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Marine and hydrokinetic energy (MHK) technologies generate energy from waves, currents, and tides. According to the Ocean Energy Systems, the world oceans have the technical potential to produce 9,100,000 gigawatt hours annually. MHK is a huge, largely untapped energy resource with a predictable nature that can be used by power grid managers to offset more variable resources such as wind and solar power. On a regional scale, widespread MHK deployment would contribute to job growth in coastal communities, and provide a localized source of power in isolated coastal regions and areas susceptible to extreme events, such as hurricanes, flooding, and storm surge.

PNNL's longstanding partnerships with Pacific Northwest industries, agencies, and MHK developers allows us to collaborate, share insights, and ultimately spur the development of MHK technologies. Our Marine Sciences Laboratory, the U.S. Department of Energy's only coastal laboratory, provides researchers from around the world a place to test and improve their technologies.

  • Wave energy devices

    Finding Energy Opportunities in the Blue Economy

    What if you could directly harness ocean energy to bring power where it didn't exist before? In a first-of-its-kind assessment, researchers from PNNL, working with the National Renewable Energy Laboratory, have identified and assessed 12 markets that could benefit from marine energy.

  • PNNL Develops EyeSea, a Machine-Learning Tool to Automate Video Analysis of MHK Sites

    PNNL Develops EyeSea, a Machine-Learning Tool to Automate Video Analysis of MHK Sites

    A new tool, called EyeSea uses machine vision algorithms to "watch" underwater video footage and flag footage where a fish or mammal is near a marine energy turbine. If deployed, EyeSea could improve understanding of wildlife interactions and help safely deploy wave energy technologies.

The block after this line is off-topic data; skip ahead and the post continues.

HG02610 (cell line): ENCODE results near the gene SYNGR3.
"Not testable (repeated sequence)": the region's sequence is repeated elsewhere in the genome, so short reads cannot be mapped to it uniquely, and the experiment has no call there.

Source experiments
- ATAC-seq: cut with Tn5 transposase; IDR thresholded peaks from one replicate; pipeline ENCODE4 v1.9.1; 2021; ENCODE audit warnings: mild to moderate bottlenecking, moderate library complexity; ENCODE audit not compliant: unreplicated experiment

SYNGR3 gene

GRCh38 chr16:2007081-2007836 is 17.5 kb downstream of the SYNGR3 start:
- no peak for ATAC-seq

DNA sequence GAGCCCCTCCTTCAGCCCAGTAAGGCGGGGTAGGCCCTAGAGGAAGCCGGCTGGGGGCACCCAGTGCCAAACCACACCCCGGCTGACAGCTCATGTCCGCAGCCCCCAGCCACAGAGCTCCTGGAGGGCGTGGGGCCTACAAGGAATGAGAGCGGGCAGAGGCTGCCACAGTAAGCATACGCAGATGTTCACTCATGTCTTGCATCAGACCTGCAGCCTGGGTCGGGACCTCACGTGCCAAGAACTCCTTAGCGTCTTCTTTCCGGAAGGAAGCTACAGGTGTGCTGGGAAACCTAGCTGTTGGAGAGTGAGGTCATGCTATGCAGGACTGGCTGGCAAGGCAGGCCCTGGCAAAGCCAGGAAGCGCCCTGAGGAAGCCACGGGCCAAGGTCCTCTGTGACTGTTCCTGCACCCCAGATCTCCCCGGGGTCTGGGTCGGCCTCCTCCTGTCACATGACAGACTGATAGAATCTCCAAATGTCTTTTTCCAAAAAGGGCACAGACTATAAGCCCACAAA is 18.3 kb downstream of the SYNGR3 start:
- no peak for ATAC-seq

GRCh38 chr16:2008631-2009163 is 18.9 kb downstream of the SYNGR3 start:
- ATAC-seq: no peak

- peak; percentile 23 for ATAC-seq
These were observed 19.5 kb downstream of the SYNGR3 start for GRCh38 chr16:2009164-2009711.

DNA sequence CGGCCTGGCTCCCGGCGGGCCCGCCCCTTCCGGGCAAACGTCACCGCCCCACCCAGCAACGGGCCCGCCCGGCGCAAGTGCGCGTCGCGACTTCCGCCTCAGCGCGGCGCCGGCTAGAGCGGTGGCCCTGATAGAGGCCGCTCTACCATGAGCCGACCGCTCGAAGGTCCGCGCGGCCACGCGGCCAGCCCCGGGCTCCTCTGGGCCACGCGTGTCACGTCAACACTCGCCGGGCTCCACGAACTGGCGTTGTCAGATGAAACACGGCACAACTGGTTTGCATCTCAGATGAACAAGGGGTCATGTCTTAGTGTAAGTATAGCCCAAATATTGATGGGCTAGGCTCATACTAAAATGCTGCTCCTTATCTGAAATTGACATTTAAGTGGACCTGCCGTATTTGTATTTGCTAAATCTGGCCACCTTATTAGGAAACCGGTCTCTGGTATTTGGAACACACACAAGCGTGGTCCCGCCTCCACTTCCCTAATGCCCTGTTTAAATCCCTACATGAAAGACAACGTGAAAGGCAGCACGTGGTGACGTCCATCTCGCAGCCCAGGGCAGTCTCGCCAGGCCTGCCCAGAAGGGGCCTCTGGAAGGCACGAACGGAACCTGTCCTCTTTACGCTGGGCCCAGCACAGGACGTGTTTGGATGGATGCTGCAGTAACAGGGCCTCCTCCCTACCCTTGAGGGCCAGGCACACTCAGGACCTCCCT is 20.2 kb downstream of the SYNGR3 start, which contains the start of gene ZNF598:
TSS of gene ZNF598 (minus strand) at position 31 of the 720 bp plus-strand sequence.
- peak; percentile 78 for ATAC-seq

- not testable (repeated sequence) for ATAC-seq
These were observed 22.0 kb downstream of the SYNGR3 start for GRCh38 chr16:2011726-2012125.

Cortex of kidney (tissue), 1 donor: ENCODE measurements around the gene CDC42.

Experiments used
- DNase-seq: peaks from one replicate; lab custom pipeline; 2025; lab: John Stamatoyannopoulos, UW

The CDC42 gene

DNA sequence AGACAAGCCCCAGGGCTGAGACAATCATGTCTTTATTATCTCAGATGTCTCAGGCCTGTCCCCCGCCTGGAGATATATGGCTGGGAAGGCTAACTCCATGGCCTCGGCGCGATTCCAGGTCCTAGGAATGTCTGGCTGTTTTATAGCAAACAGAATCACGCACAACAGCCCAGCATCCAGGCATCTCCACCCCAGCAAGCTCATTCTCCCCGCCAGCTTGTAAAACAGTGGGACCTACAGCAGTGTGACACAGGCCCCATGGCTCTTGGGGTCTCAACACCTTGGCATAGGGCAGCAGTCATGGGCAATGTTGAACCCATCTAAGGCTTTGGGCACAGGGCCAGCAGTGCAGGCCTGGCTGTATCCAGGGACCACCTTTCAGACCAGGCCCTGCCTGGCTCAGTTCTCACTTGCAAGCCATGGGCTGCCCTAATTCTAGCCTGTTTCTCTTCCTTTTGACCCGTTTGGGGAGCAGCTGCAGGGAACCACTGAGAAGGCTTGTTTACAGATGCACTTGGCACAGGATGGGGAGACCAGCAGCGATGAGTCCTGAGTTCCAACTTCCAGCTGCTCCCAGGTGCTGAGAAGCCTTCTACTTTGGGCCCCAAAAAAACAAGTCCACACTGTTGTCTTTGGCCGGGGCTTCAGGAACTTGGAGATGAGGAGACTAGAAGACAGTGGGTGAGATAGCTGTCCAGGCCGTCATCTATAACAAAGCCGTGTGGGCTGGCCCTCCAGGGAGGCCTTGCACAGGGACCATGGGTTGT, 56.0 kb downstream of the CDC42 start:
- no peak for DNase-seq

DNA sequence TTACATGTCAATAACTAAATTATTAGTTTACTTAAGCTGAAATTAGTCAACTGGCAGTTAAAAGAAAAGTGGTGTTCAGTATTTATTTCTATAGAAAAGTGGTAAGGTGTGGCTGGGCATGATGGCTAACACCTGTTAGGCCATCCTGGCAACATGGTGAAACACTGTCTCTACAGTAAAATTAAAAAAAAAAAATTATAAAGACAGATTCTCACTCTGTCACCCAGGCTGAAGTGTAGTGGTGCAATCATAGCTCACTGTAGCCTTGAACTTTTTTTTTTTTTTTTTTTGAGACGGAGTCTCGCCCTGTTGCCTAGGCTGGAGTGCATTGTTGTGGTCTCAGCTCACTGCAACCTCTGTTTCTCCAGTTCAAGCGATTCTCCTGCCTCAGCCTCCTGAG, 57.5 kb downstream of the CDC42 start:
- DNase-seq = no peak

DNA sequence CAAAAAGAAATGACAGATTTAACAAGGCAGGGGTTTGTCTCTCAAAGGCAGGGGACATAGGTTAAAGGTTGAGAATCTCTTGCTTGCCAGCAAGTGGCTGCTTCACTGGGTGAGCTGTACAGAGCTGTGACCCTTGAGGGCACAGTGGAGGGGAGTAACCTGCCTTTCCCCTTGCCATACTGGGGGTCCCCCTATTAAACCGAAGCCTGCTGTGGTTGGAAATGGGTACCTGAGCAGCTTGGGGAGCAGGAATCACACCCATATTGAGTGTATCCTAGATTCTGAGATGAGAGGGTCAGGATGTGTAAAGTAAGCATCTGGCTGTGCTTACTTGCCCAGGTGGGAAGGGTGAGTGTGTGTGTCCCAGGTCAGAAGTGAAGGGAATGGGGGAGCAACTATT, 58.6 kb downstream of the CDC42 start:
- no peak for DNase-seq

• Block Island Wind Farm is the U.S.'s first commercial offshore wind farm

    Wind and Wildlife Interactions: A World-Wide Solution Cannot Be "One Size Fits All"

    International group researches adaptive management to reduce wind energy and wildlife interactions. Adaptive management has the potential to reduce scientific uncertainty and improve policies and practices for future wind development. It may also advance the wind energy industry while simultaneously reducing environmental effects.

  • The Ultimate Wind Energy Research Assistant: WREN Hub

    The Ultimate Wind Energy Research Assistant: WREN Hub

    A PNNL-developed website called Tethys supports a growing community of researchers, regulators, and developers in the areas of wind and marine energy. Tethys added a resource called WREN Hub to provide users with an easily searchable database of white papers and scientific reports regarding how wind energy devices impact wildlife.

  • Samuel Harding and Marshall Richmond

    Marine Energy Paper Chosen from Among Sea of Candidates

    PNNL researchers Samuel Harding and Marshall Richmond's co-authored paper was selected to receive a 2015 Outstanding Paper Award from Measurement Science and Technology. The paper was downloaded more than 500 times in the first 90 days after publication.

  • International Collaboration Studies Effects of Marine Renewable Energy Devices

    International Collaboration Studies Effects of Marine Renewable Energy Devices

    State of Science Report summarizes interactions of marine renewable energy devices with the marine environment, the animals that live there, and the habitats that support them. The report research was a collaboration led by the United States with 13 different nations.

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